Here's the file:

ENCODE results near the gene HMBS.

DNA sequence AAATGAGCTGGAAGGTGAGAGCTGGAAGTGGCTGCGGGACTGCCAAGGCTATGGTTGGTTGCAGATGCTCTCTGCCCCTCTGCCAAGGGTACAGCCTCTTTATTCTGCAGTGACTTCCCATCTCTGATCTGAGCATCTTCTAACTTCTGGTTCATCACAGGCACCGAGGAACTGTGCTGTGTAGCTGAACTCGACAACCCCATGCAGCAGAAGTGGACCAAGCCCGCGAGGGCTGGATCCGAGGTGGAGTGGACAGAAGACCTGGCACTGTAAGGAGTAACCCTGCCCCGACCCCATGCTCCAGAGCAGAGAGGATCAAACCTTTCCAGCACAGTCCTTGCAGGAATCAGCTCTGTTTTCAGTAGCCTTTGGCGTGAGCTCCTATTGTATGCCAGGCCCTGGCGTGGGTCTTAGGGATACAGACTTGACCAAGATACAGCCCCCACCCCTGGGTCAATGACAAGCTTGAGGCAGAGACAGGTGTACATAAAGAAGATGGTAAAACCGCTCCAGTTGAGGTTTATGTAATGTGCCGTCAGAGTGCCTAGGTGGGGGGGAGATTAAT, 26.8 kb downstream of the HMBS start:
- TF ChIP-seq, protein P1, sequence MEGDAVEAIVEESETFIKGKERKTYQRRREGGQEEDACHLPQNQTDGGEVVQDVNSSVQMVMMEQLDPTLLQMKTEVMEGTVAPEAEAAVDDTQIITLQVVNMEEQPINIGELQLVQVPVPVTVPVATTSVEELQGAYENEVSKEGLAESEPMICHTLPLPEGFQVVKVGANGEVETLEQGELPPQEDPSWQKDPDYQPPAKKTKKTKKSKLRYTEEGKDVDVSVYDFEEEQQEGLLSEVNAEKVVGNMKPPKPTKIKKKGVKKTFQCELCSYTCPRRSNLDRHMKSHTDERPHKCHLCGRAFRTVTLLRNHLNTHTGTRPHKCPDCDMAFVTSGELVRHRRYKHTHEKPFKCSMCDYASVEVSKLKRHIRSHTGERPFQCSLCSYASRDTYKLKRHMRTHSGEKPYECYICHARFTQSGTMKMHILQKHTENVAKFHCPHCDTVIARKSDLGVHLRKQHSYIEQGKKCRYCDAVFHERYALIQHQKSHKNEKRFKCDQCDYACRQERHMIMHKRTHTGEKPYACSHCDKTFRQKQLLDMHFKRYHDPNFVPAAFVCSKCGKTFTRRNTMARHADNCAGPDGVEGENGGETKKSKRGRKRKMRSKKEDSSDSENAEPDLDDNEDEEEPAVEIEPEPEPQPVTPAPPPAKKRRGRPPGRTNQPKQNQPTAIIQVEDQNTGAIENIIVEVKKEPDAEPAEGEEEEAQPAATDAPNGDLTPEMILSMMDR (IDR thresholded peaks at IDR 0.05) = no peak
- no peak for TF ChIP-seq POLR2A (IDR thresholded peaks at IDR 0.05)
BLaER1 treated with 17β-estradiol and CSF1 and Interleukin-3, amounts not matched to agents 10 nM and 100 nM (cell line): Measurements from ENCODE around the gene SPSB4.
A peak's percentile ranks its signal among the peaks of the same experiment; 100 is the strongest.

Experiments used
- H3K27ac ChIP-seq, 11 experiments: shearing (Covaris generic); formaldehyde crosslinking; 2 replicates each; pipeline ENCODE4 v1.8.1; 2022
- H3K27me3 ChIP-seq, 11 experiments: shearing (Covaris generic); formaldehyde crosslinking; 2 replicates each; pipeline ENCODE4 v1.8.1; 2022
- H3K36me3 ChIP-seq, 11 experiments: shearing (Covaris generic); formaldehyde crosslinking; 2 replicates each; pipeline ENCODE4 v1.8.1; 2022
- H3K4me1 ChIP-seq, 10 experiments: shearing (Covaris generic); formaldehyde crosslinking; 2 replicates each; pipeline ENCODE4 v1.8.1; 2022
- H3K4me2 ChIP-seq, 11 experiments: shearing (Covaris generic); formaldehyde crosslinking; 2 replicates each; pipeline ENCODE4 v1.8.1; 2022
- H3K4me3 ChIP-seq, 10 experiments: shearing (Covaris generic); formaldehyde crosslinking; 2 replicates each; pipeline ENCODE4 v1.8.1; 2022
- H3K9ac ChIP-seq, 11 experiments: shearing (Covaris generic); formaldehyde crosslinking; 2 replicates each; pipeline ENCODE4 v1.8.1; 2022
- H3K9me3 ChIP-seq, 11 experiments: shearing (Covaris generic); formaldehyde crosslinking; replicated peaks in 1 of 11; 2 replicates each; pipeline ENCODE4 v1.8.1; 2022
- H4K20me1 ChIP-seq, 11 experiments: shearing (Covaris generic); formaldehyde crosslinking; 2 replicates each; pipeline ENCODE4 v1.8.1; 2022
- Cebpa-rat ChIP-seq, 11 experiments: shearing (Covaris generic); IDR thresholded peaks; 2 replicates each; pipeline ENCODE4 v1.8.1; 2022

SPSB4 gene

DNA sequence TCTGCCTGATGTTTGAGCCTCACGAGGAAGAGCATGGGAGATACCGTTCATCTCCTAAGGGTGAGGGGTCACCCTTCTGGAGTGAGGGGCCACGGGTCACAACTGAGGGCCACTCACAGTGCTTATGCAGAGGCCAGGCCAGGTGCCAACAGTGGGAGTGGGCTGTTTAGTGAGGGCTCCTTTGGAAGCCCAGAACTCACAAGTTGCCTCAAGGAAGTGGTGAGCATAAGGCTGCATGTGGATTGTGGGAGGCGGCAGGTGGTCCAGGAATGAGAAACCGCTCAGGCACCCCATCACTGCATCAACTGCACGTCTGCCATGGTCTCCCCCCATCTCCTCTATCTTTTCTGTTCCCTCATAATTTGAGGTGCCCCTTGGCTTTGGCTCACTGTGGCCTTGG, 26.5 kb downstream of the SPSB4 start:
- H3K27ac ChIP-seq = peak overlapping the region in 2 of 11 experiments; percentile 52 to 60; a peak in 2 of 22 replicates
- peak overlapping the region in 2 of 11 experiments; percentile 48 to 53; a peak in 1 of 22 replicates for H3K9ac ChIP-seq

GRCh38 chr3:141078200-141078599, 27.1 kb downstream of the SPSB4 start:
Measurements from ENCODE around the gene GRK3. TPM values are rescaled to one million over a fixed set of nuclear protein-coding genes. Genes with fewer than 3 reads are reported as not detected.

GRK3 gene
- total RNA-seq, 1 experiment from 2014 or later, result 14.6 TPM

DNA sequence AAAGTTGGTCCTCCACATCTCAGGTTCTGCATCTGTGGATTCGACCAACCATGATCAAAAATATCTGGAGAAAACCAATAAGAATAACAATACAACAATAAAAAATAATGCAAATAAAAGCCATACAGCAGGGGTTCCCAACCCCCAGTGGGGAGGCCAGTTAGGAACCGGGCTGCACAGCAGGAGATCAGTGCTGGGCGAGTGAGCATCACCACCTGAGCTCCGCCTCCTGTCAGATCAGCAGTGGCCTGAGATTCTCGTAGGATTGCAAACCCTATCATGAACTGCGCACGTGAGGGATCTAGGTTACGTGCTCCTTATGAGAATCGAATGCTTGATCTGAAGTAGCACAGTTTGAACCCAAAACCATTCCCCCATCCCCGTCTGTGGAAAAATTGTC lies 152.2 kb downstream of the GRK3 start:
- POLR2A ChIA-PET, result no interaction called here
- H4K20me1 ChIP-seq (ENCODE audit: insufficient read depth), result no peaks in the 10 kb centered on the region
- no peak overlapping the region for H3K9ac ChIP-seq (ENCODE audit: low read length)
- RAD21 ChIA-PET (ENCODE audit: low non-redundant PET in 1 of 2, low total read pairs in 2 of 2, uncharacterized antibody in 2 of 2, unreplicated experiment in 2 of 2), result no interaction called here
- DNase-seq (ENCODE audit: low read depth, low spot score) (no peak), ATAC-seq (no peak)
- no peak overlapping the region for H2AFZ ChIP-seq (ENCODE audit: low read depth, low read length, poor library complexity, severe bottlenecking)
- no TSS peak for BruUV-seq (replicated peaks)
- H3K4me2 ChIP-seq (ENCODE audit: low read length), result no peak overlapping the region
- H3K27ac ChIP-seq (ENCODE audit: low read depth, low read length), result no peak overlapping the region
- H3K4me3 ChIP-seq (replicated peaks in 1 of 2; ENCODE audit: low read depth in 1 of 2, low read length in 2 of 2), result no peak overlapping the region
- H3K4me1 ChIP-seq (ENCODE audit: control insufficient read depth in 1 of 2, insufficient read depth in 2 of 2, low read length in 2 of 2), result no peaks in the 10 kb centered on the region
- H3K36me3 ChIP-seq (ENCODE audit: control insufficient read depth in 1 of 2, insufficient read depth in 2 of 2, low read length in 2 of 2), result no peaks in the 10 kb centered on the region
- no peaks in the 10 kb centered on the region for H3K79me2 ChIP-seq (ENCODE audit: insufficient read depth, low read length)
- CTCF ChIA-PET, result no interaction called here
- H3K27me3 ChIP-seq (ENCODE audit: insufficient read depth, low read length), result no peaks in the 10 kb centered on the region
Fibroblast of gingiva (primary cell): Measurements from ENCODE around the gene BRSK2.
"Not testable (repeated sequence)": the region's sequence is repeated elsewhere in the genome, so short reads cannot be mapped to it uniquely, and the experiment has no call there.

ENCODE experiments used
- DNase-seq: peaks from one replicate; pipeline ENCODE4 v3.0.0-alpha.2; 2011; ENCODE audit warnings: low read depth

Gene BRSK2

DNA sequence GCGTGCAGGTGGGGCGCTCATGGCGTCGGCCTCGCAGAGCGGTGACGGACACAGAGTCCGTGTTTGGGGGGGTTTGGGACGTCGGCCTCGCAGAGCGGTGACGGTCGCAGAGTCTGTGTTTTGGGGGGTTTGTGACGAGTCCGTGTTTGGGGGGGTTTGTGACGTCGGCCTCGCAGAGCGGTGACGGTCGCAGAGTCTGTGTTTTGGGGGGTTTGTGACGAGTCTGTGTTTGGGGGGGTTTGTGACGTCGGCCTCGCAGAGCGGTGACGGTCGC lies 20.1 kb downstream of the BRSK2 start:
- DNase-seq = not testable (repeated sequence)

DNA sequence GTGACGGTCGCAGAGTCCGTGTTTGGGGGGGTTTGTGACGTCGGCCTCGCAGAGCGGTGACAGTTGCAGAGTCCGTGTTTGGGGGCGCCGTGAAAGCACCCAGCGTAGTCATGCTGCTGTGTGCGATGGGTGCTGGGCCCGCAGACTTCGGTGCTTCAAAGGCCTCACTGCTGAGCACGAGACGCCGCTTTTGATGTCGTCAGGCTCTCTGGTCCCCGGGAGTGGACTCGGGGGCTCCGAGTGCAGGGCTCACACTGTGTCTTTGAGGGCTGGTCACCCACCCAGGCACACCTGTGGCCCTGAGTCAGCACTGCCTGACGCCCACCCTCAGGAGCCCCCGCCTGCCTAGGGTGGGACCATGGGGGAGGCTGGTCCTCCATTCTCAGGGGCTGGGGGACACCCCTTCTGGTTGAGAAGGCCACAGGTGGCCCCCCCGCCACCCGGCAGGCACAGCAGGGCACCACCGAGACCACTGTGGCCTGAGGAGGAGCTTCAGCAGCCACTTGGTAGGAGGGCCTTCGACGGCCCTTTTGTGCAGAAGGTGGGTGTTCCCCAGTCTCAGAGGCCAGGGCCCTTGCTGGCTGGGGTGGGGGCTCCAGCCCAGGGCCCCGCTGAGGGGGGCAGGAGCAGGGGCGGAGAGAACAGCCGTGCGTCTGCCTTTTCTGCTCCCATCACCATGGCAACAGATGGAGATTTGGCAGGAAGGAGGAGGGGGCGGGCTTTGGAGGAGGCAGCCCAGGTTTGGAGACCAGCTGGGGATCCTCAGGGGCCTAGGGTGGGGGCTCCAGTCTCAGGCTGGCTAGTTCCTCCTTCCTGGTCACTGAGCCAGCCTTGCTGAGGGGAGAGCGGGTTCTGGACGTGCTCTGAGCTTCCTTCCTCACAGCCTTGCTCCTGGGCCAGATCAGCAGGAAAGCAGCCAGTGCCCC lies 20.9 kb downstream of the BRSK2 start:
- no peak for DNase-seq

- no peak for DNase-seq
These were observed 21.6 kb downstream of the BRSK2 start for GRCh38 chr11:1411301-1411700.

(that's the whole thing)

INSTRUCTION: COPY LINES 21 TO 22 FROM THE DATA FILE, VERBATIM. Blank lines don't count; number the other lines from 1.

- peak overlapping the region in 2 of 11 experiments; percentile 48 to 53; a peak in 1 of 22 replicates for H3K9ac ChIP-seq

GRCh38 chr3:141078200-141078599, 27.1 kb downstream of the SPSB4 start: